Shortly after the Palestinian general elections, Israel suspended yet again the transfer of tax revenues collected in the territories to the Palestinian authority. It was an act of gross and flagrant illegality, which has passed with little comment, leave alone censure, in the world community. With the Gaza strip – transformed after Israel’s withdrawal into the world’s largest unsupervised prison – being sealed off in retribution, essential supplies in the area are running perilously low. The UN coordinator recently warned that the Gaza strip faces an imminent humanitarian catastrophe—one that will make everything seen over the last decade of global strife seem trivial in comparison. And yet, Israel is not held to account.  

The fortitude and resistance of the Palestinian people, though inadequate to remedy for the cowardice of the world community, remains limitless. A significant victory has been won, though at great human cost, in forcing Israel to abandon dreams of a Jewish homeland stretching from the Mediterranean to the Jordan. And evidence is now mounting of a social crisis within Israel that could soon lay waste to its pretensions as an egalitarian realm of opportunity for the world’s Jews.  


After the racist Yisrael Beitenu, the political formation that made the most dramatic gains in the recent Israeli elections was a little heard of entity called the Pensioners’ Party. The Pensioners drew unexpected support from the burgeoning resistance to the right-wing policies that have led to a massive widening of economic disparities in Israel. Coupled with this is the emergence of Amir Peretz, a Jew of Moroccan descent, as the leader of the Israeli Labour Party, a traditional bastion of the country’s East European elite. Peretz is a traditional union leader who has little time for the messianic visions that have driven earlier leaders. In focusing on livelihood issues of concern to the working people of Israel, he has at various times, questioned the vast expenditures incurred in building illegal settlements and the security apparatus that goes with them, when basic social services are falling into neglect.  

Israel’s principal benefactor, the US, also faces an immense crisis of international legitimacy, its presumptive political and economic leadership of the world now reduced to ruins. The quagmire in Iraq is sapping its internal political solidarity and increasingly being seen as a military adventure undertaken at the behest of Israel. As John Mearsheimer and Stephen Walt, professors of political science at Chicago and Harvard Universities, put it in a recent working paper which has stirred up a firestorm of controversy: “Pressure from Israel and the (Israel) Lobby was not the only factor behind the decision to attack Iraq in March 2003, but it was critical. Some Americans believe that this was a war for oil, but there is hardly any direct evidence to support this claim. Instead, the war was motivated in good part by a desire to make Israel more secure”.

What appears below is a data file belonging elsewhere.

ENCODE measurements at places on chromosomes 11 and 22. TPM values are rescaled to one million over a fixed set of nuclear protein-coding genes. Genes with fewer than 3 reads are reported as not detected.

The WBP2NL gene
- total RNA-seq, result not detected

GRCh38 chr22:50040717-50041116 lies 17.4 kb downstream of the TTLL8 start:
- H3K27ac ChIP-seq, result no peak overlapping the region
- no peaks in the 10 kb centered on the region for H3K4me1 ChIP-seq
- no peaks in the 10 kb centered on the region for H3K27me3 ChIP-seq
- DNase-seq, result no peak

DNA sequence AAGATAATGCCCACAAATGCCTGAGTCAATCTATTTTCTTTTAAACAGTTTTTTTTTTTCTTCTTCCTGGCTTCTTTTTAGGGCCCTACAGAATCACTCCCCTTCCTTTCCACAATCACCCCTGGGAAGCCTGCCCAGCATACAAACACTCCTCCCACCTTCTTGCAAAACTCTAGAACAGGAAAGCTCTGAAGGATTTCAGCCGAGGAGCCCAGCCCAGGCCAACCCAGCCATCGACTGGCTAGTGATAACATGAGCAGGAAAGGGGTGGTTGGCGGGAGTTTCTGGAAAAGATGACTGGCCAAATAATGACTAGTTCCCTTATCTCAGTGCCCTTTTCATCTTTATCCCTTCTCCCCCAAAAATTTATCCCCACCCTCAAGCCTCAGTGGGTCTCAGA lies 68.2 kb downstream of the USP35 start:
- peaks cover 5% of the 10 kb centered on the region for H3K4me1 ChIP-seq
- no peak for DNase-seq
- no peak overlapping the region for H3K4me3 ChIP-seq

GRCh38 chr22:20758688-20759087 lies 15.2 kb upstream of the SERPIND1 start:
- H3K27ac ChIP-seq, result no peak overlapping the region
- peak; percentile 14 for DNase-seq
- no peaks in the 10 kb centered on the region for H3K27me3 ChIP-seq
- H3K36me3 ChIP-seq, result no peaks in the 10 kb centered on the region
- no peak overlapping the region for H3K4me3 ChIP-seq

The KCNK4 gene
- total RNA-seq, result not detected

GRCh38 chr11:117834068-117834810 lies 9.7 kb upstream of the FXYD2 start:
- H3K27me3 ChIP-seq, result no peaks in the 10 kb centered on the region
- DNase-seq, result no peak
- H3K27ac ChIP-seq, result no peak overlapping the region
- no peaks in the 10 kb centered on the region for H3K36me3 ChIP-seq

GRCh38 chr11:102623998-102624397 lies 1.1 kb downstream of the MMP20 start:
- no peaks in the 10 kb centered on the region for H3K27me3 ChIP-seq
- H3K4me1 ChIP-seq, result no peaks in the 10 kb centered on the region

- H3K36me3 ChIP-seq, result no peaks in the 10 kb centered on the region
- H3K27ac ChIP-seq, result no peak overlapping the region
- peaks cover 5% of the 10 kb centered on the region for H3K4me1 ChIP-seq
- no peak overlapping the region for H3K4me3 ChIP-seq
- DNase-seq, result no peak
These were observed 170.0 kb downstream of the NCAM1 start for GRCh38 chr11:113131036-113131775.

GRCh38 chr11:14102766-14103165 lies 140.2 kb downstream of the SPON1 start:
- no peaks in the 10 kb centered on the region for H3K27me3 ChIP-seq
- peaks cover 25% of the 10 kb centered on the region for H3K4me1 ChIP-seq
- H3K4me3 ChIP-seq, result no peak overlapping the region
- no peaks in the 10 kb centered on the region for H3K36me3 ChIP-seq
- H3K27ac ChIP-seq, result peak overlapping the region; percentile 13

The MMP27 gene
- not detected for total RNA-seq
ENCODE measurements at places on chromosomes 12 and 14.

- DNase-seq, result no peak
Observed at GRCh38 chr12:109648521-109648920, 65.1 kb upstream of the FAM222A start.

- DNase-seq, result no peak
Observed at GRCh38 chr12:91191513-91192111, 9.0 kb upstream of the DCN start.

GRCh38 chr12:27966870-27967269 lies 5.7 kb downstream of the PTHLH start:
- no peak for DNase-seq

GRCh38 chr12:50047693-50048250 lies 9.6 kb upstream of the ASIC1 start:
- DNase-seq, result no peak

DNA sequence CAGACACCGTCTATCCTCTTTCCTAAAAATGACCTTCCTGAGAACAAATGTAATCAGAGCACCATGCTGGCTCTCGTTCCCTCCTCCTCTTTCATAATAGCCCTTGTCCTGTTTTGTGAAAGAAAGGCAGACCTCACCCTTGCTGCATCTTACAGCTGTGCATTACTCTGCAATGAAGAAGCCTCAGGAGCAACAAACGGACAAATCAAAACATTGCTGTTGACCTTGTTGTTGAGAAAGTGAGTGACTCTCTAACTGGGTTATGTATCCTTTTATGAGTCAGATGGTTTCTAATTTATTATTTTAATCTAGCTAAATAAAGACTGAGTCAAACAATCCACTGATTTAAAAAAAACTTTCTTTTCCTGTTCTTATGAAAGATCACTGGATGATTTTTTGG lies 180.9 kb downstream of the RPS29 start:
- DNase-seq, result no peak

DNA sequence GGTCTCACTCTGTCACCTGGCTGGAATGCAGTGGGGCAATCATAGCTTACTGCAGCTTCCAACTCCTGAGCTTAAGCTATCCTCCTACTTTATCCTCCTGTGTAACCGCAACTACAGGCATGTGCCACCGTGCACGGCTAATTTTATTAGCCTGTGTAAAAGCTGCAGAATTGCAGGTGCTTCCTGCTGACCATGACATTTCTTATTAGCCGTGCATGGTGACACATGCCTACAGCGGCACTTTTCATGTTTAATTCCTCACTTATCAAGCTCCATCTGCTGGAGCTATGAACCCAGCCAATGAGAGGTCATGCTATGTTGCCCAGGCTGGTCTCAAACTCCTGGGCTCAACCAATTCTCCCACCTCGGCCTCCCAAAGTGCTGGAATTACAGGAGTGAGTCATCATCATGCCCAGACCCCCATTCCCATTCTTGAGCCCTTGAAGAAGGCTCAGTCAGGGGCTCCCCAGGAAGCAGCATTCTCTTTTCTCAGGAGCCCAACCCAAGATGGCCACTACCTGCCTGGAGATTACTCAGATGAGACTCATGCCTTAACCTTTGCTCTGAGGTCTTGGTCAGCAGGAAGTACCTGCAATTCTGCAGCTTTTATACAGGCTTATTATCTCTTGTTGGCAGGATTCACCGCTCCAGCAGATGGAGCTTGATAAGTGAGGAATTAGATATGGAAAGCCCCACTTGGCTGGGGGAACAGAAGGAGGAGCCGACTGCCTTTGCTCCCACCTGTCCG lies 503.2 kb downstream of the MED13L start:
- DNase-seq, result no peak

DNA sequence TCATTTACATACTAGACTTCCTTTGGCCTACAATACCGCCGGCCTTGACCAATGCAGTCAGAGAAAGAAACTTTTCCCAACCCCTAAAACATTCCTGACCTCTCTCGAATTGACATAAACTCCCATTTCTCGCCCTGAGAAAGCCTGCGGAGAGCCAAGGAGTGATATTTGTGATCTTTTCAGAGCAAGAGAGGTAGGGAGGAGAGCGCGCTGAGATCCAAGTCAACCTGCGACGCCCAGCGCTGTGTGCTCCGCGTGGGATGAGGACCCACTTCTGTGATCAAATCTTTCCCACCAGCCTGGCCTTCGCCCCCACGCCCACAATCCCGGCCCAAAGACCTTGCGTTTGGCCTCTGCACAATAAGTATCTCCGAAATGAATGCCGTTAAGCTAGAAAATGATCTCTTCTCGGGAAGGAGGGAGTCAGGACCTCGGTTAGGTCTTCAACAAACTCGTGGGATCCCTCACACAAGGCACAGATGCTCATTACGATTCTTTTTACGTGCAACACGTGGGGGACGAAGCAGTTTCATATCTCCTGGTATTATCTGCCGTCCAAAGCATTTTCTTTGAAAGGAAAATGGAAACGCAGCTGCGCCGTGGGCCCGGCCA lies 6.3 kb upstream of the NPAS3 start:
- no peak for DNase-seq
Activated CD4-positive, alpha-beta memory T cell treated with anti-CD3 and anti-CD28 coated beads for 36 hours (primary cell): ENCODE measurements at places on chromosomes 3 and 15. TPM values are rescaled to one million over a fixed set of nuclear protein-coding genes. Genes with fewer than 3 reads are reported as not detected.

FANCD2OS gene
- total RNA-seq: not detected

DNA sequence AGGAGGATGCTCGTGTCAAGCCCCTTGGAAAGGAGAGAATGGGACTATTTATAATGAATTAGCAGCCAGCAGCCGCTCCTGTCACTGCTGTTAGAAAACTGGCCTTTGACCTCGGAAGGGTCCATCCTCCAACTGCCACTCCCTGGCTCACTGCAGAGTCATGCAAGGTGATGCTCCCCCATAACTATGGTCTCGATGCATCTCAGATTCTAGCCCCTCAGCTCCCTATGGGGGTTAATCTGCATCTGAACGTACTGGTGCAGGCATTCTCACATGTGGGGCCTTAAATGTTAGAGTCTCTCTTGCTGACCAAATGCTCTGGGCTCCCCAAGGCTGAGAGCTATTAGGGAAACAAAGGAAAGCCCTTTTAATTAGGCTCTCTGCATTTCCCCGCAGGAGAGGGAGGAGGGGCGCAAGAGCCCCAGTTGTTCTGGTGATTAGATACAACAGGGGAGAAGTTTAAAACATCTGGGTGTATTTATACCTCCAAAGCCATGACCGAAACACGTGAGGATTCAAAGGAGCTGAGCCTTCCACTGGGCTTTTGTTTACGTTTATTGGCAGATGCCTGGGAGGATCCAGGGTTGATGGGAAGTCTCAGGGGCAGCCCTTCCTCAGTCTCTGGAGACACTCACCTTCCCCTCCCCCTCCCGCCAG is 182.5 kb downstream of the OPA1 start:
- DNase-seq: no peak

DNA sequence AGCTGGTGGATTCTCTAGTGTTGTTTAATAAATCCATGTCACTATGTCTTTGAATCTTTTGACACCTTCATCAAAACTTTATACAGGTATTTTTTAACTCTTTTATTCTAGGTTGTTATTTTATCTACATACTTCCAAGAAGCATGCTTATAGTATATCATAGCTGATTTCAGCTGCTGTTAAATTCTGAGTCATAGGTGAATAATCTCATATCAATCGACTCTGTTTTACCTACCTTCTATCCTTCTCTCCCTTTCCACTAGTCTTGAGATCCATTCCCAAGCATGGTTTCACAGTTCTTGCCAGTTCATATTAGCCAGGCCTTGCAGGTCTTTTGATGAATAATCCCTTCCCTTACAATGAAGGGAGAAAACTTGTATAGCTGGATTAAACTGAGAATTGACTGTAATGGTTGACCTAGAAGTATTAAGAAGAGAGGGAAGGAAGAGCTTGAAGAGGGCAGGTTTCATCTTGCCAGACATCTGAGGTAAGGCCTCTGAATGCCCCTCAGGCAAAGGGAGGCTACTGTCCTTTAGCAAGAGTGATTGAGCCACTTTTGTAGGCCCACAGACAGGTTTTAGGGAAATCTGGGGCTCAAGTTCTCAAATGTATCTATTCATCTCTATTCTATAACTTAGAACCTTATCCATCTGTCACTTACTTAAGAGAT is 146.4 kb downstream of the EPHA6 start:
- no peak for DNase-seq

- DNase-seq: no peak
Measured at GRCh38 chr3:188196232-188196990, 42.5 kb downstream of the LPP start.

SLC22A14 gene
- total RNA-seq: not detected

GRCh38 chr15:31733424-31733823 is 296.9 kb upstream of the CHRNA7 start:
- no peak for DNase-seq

Just as much as Palestine, Iraq’s recent elections have rudely punctured the American-Zionist fantasy that the only reason for Arab hostility to western values and principles, was the democracy deficit in the region. The despots who ruled these countries – so the self-serving myth propagated by western ideologues had it – were well served by fomenting a sense of antipathy to the west. But given a platform to articulate their true aspirations and the freedom to express their interests, the Arab people would be eager and ardent in their embrace of the west.  

The situation in Iraq has gone so far askew of initial calculations, that the New York Times in a recent editorial, described Bush as “Iran’s best friend”. The sole consequence of the US invasion of Iraq, launched on flimsy and fabricated evidence, had been in transforming that country into a satellite of the Islamic Republic of Iran. Far from being transformed into an enclave of western ideas and enlightenment, Iraq had become a significant obstacle to the US design for West Asia.   

Democracy evidently, is good only as long as it serves the narrow strategic interests of the US and its rogue satellite state in the region. Shortly after Hamas was voted to power in Palestine, Israel’s defence minister Shaul Mofaz announced that the probable nominee for prime ministership of Palestine was a prime target for assassination. And while not quite so brazen in flaunting its thuggish intent in Iraq, the US has been exerting itself to roll back the outcome of the January general elections, which conferred a near majority on a coalition dominated by Islamic clerics aligned with Iran. Increasingly, the US invasion of Iraq is being seen as the sequel to Israel’s occupation of Palestine, a logical necessity forced upon it by a satellite state that was floundering in the face of the resistance of an occupied people. And increasingly it is evident, the battle to evict the invaders from Iraq will run concurrently with the struggle for the liberation of Palestine.  

(April 5, 2006)